At home, I love it how my girls get as excited about books as I do. We can never go to bed at night without having Story Time. No way! They will run to our “quiet room” ( a room for just sitting, socializing or reading) and go through our mini-library to choose the books they want to read with either their Dad or myself. Sometimes, big sister B sits and reads with them too and they really *love* it!
My favourite part of the whole Story Time experience is how the girls sit one on each side of me and cuddle into me as closely as possible. They love to snuggle when we read books and so do I. Sometimes, I will even read an extra book just to keep them snuggled up to me for a few minutes longer.
Now, being a teacher, I always do Story Time the same way whether I’m reading to my students or my own children. Habit, I guess. I want to make sure they’re getting the most out of their reading experience.
So I’m dedicating this post to all of my Mommy friends and readers out there who read with their children on a daily basis. I want to share with you the steps I follow when reading with my girls. Keep in mind that my girls are 2 and 4 years old. I might vary what I do with older children but the framework remains the same.
I hope you find this helpful!
Making Story Time Meaningful
1. We look at the front cover of the book and we read the title of the story and the name of the author and illustrator. It’s important to point these things out to children. They need to know how a book works and understand that a book is written and illustrated by people who have names. We might talk about how you open a book, hold it and how you turn the pages, specifically how we go from left to right.
2. Before commencing our reading, I will always draw the girls attention to the front cover of the book and ask them to look at the illustration. I will then ask them to guess what the story inside the book might be about. The girls love to share their predictions and in doing this, I’m getting them thinking and wondering and igniting their imaginations.
2. I always use my finger to track the words when I read so that the girls know that each word I touch on the book represents a word I say aloud. By doing this, they will see that my finger goes from left to right and back again and repeats this pattern as I read. They will eventually learn that a letter represents a sound, a collection of letters represent a word and a collection of words represent a sentence, all of which are concepts of print.
3. While reading, I will always draw attention to the illustration on the page and ask the girls to point things out to me. Where is the kitten? Can you see the little mouse? By doing this, I’m showing the girls that the illustrations offer a lot of valuable information that we should also pay attention to. When kids begin reading themselves, the illustrations are often where the kids will look to for clues when unable to read a word. We teach this strategy in school. By encouraging them to engage in the books’ illustrations at a young age, we’re equipping them with a useful reading strategy that they will most definitely come to use over and over again once they begin learning how to read on their own.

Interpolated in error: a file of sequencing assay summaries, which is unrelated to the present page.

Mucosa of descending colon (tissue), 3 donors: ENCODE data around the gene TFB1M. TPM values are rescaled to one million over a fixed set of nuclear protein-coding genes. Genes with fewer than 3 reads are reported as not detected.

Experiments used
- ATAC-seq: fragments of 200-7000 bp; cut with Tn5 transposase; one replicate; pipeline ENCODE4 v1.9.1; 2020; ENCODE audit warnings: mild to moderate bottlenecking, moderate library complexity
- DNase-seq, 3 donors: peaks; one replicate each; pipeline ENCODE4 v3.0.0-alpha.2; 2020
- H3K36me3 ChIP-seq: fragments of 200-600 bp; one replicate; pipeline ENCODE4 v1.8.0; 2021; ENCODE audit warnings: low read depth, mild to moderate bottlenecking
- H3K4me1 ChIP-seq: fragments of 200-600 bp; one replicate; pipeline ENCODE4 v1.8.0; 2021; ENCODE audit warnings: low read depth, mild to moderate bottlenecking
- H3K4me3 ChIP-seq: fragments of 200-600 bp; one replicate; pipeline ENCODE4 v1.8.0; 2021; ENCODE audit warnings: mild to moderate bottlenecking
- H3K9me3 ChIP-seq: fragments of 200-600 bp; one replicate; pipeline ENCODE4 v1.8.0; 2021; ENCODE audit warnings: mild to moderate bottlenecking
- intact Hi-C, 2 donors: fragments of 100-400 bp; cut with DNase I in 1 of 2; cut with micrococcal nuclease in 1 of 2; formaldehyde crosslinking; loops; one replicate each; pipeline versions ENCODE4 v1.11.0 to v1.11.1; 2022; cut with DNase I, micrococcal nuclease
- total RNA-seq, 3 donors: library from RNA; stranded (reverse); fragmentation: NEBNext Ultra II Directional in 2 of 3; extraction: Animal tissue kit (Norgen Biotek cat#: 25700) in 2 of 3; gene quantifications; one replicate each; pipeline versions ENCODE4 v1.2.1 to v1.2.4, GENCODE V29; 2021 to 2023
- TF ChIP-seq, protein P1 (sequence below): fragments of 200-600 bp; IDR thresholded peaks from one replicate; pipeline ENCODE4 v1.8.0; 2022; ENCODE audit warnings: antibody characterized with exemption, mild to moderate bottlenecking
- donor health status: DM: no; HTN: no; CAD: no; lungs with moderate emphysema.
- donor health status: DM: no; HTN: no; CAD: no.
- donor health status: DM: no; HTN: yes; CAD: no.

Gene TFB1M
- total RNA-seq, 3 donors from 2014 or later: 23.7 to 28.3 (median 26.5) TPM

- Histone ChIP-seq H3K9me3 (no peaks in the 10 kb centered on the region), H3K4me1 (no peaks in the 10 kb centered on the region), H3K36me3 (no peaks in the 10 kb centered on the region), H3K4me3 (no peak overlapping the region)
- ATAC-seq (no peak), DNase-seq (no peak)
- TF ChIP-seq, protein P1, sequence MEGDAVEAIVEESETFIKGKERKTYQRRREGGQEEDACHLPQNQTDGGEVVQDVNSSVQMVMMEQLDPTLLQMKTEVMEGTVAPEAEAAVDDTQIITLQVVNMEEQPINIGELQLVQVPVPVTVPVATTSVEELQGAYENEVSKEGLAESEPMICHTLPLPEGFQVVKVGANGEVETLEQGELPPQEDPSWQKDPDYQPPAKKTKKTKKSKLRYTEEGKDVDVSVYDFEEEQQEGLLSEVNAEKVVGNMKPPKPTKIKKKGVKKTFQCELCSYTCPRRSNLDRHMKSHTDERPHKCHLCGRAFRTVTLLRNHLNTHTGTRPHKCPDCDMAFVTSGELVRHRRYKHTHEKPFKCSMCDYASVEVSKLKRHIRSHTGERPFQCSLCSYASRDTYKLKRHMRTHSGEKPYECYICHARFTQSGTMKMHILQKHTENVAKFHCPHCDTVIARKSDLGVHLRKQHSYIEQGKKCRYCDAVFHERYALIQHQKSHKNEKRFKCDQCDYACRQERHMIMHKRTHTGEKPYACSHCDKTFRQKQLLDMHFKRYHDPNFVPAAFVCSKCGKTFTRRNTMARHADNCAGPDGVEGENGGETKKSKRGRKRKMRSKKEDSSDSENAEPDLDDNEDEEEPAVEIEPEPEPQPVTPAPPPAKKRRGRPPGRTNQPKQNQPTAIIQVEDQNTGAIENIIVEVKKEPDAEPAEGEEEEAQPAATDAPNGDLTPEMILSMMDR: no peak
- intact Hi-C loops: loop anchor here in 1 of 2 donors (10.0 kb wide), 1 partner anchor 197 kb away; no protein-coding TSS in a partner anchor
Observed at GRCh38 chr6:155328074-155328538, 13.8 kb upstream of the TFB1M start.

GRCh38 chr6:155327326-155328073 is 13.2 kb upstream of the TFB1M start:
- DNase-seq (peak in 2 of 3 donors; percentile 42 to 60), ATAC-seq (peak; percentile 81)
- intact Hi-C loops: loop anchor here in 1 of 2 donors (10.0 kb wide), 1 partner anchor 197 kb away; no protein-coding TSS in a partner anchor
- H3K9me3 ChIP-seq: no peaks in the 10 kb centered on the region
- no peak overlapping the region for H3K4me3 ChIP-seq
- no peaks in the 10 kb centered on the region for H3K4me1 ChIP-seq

4. At different places in the book, I will often stop reading and half-way close the book. I will then ask my girls a few questions like, ” What do you think will happen next? Will Bear find his way home or be lost forever? What would you do if you were Bear and were lost?”. By asking these types of questions, I’m inviting the girls to engage and connect with the characters and to relate to them by drawing on their own personal experiences. It’s amazing how much learning we do as people simply by relating to things based on our own personal experiences. By asking children questions, we are better able to assess their overall understanding.
5. Once we’ve finished reading our story, I will usually encourage the girls to share with me their favourite parts. Each of us will take turns sharing our thoughts. I sometimes will ask them to re-tell what happened in the story along with listing me the names of the characters. My 4 year-old *loves* re-telling any story in her own words. This gets everyone talking about the book so that I’m able to see just how much each of the girls understood the story’s main elements.
6. Before we move on to our next story, I always ask the girls to rate the book according to how much they like or disliked it. Two thumbs up means they loved it. Two thumbs down means they didn’t like it. Two thumbs turned side-ways towards each other means the book was just “okay”. I think it’s important for children to voice their opinions about books they read and it also provides me with a better idea of the types of books I should be looking to buy or borrow from the library. We always need more books!
If we’re reading a story during the day, I may ask the girls to draw me a picture of their favourite part of a story once we’re done reading. They love doing this and it gets them using words we’ve learned from reading.
This Mama will do anything to turn an activity into an educational experience.
It’s a gift, I know.
Or maybe, it’s just the teacher in me that never goes away:)